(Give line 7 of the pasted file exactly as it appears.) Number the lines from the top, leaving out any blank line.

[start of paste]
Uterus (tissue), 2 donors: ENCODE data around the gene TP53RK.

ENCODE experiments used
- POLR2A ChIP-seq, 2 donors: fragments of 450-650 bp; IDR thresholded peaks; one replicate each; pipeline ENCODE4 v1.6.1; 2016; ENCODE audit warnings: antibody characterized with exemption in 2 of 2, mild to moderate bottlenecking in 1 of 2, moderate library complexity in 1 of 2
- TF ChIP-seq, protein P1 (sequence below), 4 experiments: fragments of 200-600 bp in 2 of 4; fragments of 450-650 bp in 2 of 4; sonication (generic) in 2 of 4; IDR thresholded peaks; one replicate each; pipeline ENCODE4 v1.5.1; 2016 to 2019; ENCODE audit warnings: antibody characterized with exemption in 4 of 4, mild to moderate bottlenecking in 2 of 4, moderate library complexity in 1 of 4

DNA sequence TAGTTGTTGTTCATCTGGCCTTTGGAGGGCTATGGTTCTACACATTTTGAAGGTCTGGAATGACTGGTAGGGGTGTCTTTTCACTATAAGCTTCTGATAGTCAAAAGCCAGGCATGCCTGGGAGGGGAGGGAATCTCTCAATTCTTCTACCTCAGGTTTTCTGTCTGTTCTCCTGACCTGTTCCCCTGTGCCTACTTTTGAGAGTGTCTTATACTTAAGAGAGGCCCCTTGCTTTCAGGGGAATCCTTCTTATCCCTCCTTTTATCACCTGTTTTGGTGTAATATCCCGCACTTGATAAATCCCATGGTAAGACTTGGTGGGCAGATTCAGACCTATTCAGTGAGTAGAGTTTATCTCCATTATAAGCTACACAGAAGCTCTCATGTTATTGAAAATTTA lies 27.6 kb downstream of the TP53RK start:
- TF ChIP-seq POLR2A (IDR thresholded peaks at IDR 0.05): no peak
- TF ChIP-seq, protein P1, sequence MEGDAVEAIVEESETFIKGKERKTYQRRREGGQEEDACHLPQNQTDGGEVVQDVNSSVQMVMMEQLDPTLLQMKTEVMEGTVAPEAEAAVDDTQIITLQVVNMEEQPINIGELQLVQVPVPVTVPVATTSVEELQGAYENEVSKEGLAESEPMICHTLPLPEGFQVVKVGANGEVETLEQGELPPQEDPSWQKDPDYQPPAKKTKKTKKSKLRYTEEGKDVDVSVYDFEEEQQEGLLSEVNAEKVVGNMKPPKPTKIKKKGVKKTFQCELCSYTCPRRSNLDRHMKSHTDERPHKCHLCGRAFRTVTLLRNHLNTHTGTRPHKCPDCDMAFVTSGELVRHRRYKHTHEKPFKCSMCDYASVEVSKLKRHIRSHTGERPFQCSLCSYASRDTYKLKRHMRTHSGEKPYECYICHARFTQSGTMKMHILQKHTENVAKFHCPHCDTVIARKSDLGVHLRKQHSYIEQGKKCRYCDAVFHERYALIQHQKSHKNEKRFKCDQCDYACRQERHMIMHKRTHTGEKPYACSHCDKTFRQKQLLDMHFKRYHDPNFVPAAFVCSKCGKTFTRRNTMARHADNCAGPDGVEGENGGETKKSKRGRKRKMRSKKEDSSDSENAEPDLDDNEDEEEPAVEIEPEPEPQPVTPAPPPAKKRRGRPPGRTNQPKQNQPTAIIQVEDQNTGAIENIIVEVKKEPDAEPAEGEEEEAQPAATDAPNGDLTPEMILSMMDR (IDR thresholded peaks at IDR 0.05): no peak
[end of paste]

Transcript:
- TF ChIP-seq, protein P1, sequence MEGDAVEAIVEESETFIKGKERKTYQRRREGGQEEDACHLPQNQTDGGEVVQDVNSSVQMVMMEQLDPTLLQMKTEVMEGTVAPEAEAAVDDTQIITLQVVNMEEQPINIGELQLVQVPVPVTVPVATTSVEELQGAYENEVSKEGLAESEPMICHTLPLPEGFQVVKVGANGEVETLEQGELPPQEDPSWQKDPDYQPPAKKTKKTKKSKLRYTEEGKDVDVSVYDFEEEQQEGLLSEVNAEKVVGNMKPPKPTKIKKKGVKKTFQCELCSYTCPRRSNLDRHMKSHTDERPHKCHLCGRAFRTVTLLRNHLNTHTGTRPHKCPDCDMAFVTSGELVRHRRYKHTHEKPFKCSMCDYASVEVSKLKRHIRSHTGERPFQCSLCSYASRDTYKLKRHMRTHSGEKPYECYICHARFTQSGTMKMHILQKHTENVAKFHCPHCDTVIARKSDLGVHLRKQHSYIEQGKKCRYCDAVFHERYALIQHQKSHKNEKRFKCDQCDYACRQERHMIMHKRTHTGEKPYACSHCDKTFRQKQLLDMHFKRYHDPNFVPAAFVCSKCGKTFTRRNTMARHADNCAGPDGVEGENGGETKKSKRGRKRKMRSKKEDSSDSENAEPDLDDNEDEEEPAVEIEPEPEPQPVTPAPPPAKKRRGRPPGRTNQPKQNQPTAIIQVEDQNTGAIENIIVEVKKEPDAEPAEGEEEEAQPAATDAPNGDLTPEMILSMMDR (IDR thresholded peaks at IDR 0.05): no peak